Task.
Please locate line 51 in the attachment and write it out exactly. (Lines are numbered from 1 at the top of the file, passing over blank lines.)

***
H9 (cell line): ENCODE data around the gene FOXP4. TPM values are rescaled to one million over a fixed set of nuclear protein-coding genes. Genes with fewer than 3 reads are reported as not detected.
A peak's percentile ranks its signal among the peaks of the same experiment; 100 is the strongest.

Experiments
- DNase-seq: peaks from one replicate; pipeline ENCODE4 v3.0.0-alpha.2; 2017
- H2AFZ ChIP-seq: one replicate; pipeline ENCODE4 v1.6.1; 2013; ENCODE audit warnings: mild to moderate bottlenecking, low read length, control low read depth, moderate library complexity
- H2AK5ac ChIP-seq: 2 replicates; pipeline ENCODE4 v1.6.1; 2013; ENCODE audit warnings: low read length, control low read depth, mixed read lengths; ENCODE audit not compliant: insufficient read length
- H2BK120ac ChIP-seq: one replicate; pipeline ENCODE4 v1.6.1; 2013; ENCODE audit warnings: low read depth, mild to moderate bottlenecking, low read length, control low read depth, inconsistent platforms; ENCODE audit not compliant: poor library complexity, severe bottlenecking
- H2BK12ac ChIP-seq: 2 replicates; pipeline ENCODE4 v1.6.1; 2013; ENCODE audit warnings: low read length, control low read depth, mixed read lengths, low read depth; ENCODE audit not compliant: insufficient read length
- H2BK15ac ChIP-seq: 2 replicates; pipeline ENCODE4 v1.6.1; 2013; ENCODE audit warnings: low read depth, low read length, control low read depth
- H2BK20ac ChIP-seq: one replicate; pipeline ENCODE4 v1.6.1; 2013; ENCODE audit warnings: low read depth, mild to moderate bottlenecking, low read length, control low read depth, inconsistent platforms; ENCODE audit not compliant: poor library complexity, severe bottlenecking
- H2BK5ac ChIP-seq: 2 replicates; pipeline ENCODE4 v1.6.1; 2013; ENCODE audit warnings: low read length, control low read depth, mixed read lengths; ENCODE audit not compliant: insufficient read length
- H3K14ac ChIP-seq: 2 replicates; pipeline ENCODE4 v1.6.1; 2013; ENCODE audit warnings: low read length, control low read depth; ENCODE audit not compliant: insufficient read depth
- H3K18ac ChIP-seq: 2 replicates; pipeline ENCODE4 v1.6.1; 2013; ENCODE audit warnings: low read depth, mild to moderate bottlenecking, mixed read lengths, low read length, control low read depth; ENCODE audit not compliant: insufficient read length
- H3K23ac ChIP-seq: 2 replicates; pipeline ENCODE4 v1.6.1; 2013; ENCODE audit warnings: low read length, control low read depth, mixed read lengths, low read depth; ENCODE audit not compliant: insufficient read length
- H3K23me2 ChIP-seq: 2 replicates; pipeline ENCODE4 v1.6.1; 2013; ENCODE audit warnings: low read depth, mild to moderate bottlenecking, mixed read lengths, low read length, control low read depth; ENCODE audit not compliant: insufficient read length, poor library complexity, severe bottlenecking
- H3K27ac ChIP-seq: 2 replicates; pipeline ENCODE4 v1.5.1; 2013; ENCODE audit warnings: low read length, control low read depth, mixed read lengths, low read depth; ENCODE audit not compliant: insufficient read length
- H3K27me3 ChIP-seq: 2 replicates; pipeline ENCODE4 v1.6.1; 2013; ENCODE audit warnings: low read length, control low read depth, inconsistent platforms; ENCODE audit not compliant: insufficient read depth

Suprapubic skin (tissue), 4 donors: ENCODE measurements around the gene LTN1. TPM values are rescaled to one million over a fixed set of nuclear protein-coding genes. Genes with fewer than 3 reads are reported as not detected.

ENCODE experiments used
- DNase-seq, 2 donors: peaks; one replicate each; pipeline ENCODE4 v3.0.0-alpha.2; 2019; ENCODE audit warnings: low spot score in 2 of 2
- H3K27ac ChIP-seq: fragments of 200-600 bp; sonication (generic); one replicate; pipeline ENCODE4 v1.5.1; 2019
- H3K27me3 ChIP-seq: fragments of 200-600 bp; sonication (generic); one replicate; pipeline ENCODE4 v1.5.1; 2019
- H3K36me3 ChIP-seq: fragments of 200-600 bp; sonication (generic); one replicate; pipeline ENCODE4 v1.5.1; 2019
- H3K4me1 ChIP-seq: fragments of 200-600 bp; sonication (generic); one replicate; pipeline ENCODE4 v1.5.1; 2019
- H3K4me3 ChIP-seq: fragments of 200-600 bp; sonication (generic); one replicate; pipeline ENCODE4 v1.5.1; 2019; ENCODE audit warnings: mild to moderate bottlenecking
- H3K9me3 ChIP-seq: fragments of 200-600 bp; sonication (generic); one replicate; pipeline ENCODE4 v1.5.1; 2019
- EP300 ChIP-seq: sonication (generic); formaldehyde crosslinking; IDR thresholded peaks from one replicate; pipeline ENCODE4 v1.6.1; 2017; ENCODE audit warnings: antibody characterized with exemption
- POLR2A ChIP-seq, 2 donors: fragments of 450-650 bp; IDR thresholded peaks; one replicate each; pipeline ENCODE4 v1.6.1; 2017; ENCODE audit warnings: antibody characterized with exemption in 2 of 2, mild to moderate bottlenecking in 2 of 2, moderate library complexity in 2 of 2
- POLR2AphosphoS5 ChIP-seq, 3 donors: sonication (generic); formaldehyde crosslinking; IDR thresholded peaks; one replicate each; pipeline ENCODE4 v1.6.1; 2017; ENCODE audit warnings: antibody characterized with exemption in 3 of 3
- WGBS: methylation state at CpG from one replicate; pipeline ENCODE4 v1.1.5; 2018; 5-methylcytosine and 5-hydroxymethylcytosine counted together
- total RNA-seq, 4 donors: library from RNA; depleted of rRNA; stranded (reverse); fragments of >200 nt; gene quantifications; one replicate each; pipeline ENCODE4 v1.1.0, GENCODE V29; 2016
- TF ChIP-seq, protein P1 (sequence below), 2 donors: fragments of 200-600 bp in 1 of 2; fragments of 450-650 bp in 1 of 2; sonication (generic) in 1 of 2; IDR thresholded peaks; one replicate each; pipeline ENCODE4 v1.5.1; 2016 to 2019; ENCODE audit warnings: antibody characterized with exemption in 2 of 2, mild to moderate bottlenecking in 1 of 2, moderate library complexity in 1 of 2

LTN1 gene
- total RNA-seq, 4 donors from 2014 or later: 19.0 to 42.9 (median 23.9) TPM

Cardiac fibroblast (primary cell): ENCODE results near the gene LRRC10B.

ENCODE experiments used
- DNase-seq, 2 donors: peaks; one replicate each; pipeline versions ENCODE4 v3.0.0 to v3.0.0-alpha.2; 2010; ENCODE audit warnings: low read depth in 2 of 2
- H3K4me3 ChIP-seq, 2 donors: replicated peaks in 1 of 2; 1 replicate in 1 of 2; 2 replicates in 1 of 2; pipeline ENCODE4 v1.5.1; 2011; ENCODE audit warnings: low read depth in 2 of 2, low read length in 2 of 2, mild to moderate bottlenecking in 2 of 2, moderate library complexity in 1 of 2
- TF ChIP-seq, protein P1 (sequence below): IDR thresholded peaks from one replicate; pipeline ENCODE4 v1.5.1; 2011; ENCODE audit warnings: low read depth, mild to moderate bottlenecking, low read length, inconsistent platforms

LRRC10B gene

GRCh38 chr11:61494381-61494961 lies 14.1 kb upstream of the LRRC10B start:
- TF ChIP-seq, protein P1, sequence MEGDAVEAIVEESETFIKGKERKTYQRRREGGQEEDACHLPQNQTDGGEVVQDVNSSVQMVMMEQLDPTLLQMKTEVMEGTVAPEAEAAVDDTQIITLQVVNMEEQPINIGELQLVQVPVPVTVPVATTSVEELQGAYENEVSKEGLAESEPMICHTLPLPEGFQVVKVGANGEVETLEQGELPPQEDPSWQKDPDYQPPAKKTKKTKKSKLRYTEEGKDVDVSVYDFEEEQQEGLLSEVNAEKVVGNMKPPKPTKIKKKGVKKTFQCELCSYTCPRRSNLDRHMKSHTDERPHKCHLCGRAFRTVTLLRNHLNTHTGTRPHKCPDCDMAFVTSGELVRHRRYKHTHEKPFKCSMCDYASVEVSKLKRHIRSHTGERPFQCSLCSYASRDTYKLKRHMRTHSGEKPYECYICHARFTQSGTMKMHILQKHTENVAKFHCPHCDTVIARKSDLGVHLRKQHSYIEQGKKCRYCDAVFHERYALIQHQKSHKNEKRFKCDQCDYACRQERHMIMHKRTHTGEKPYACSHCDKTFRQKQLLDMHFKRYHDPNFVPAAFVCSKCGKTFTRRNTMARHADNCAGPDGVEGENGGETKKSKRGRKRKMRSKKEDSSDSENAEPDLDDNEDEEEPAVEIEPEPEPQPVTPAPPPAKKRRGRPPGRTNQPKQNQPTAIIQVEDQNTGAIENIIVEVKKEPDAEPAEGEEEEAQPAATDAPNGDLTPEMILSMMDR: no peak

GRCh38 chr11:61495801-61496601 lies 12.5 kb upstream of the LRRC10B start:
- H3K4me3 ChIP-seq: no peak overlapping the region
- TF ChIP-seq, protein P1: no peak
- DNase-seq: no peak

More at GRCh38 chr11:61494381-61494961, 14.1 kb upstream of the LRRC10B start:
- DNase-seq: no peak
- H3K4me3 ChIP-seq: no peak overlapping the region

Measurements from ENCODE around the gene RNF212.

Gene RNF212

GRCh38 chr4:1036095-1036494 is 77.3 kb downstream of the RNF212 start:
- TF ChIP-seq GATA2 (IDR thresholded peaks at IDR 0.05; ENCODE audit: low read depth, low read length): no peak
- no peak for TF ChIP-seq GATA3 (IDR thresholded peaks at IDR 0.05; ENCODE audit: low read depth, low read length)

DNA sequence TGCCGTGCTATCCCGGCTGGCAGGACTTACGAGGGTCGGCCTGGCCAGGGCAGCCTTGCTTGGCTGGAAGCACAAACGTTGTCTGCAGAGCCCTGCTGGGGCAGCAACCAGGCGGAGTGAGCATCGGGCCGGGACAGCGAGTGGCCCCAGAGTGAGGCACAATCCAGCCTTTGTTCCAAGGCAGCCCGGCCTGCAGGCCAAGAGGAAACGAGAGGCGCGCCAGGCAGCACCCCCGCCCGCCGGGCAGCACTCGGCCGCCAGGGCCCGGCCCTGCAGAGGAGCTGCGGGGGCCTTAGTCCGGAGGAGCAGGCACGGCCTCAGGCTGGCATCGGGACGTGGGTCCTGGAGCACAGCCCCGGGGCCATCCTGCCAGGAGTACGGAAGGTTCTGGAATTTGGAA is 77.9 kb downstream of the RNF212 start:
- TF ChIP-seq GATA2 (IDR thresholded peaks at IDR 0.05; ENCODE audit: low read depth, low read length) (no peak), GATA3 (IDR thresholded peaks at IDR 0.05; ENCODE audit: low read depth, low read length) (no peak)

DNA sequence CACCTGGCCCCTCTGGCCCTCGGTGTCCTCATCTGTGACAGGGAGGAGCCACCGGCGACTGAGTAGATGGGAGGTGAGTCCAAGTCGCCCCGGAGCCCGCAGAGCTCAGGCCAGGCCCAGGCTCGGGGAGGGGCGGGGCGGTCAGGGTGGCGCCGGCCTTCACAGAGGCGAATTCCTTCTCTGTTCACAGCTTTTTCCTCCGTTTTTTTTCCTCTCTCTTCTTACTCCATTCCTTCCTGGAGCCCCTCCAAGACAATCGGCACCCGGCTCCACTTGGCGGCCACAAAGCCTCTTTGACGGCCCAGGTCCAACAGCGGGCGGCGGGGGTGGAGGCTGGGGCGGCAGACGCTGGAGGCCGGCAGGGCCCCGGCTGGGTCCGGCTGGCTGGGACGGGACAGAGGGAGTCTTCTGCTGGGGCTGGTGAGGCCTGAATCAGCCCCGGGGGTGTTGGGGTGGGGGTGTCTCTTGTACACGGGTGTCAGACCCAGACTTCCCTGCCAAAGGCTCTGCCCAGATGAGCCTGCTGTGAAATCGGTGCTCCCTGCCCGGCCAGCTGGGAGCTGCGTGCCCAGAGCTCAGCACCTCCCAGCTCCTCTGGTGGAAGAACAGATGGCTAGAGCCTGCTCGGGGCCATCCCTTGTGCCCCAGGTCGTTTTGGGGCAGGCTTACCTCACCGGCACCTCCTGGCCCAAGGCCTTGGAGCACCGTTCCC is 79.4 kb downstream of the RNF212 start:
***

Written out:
Gene RNF212